• The store might even provide support for the duration of your appliances’ life
  • Purchasing prices will, however, be higher than at larger shops
  • This is option is still worth looking into. If you plan to stay in the Netherlands for a long time, and you want your appliances to last, it may be worth paying the extra margin

toiletries and cleaning products

Cleaning Products in NL

Supermarkets and drugstores, or ‘drogisterij‘, are the places to go shopping for home cleaning products like:

  • Detergent
  • Carpet cleaner
  • Drain de-cloggers
  • Stain remover
  • Mold remover
  • Other Chemical products

Toiletries in NL

You will find toiletries in these shops too, including:

  • Soaps and shampoos
  • Toothbrushes and toothpastes
  • Shaving cream
  • Moisturizer
  • Sanitary items

Shopping for Babies

Baby necessities, including food and formula, can also be bought at either type of store.

Other Bits and Pieces

The drugstore might be a better option, if you are after:

Again, prices can vary considerably. So if you are on a tight budget, shop around!

Shopping for other items in NL

1. Computers and Software

  • Computers and software can be bought at any electronic store in the Netherlands, big or small
  • Or, you can but them over the internet
  • Occasionally supermarkets, or large drugstores, will offer a bargain on something like a computer, a printer or another small electronic device. These offers come around at random, so you just have to keep your eyes peeled for them!

2. Furniture

  • A good place to look for furniture might be at ‘Meubelboulevards‘: ‘furniture boulevards’ or ‘woonboulevards‘: ‘residential boulevards’.
  • The literal translations do not exactly make sense. These places are essentially huge indoor malls, which house all kinds of stores. Others are shopping areas that are home to a cluster of big shops
  • If you want to get everything from one place, at a reasonable price, see whether there is an IKEA near you

Unique Pieces of Furniture

  • ‘Brocante’ stores sell bespoke furniture, and other decorative homeware
  • If you are after even more unique pieces, try one of the many antique shops in the Netherlands

3. Books

  • You may have trouble finding English books in small Dutch towns
  • Almost all other bookstores in the Netherlands will have a section for English Language books
  • In the big cities, there are specialized English-language bookstores such as: ‘The American Book Center‘ and ‘Waterstones
  • Other large bookstores will French, German and Spanish books as well

4. Food

Read about all about what kinds of edible produce you can buy, and where you can buy it from, in our article on Dutch food. We cover supermarkets, ethnic shops and different cuisines.


Once or twice a week, each town or district in the Netherlands will hold an open-air market. It will often take place in the central market square.

Market Opening Hours

  • Most markets will start doing business at around 8 or 9 A.M.
  • A few might not get going until 1 P.M, so check online before you go!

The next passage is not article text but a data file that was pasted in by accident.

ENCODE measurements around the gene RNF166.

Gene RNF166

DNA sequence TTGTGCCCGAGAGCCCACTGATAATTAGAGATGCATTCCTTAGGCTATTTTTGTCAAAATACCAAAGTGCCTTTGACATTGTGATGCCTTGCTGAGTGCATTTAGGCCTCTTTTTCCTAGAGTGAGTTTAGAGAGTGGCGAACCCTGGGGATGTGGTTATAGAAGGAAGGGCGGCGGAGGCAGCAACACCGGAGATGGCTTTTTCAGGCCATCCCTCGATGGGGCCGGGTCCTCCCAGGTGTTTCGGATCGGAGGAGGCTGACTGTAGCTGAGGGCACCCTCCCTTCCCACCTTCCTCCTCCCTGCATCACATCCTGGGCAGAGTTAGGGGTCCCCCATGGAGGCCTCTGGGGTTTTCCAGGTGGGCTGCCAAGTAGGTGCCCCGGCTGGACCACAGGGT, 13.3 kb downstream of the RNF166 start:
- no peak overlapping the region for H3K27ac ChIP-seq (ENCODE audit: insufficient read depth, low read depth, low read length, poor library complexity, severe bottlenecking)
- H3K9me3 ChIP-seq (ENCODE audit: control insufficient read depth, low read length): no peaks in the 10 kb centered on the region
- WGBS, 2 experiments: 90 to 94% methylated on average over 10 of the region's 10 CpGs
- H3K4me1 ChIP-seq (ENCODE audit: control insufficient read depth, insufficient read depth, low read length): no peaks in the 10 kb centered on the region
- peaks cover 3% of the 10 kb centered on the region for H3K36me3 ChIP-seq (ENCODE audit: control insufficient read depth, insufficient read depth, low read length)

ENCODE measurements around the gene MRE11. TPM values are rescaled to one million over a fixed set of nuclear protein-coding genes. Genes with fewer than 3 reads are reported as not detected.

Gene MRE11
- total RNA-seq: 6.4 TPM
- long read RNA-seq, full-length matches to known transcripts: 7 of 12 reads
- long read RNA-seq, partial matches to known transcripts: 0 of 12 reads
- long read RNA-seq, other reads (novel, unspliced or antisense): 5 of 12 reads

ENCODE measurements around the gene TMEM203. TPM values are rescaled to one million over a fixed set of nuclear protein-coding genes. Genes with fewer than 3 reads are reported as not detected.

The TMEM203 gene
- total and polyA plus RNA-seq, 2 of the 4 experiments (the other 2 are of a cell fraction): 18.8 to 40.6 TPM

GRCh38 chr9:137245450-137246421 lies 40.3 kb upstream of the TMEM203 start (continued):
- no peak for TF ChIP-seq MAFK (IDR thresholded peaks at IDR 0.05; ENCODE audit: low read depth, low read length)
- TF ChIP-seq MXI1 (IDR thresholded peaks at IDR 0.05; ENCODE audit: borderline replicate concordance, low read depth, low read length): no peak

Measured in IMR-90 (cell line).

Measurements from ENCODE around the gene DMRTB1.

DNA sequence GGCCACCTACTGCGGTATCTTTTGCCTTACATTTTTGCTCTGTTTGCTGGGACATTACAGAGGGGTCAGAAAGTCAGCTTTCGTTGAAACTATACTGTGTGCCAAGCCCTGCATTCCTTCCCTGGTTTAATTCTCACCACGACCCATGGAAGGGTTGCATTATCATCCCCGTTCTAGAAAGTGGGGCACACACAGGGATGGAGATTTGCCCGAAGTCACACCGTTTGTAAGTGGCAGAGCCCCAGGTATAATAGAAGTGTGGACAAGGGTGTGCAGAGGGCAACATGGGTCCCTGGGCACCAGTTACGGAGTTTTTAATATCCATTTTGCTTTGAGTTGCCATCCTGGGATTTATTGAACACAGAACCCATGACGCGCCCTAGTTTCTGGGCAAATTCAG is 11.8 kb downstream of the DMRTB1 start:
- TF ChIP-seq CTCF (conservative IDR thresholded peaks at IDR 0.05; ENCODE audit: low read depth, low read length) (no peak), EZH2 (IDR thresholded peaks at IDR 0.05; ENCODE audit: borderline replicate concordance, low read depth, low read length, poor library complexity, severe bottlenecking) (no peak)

• They typically close between 4 and 6 P.M.
  • There are very strict rules surrounding starting and finishing hours at the markets
  • Salesmen and women will refuse to sell you their goods 15 minutes before ‘opening time’. They do not want to compromise their spot on the market!

Shopping on the Market

  • You can buy: fruit, vegetables, fish, sweets, bakery products, fabric, clothing, bedding, cosmetics and many other items at the markets
  • Excellent bargains can be found
  • To get the best quality produce at the best price, however, you must hone your haggling skills and develop a critical eye. It is easy to get swindled!
  • Products from all across the world are available at the market stalls in the Netherlands
  • You will find produce from as far away as the Caribbean and Mediterranean regions


Bargaining in the Netherlands

  • Bargaining in shops is not customary in the Netherlands
  • You are expected to pay the price that is marked on the item, especially if it is new 
  • If you are buying something second-hand, at a flea market for example, you can try making an offer
  • However, expect the answer will be an angry ‘no’, if you drop the price by more than about 25%


The Dutch do not queue, as you will soon notice.

The Dutch do not queue! So, what do you do when you want to pay for your shopping?

  • Look around to see whether people are taking numbers from a small dispenser at the entrance of the shop
  • If they are, then take one yourself. Watch for your number to come up on the screen. This means it is your turn
  • If there is no number dispenser, you are expected to keep track of who was waiting before you and to speak up when it is your turn
  • A trick, used by many Dutch people, is to enquire: ‘Wie was de laatste?’. This means: ‘Who came in last?’. By asking this, you only have to keep an eye on the one person who entered before you

Side Note

Coffee Shops in the Netherlands

Dutch ‘coffee shops’ sell soft drugs. Low priority is given to the prosecution of coffee shop owners, provided that they only sell small quantities and meet the following conditions:

  • No more than five grams, per person, may be sold in any one transaction
  • The shop’s stock does not exceed 500 grams
  • No hard drugs are sold
  • Drugs are not advertised
  • The coffee shop does not cause any nuisance
  • No drugs are sold to persons under the age of 18, nor are minors admitted onto the shop premises

Municipalities may set up some extra rules:

  • The coffee shop may have to be located a certain distance away from schools
  • Agreements are made with the local police regarding routine checks on coffee shops
  • The mayor of a city has the authority to close down a coffee shop that does not meet the conditions laid out by the municipality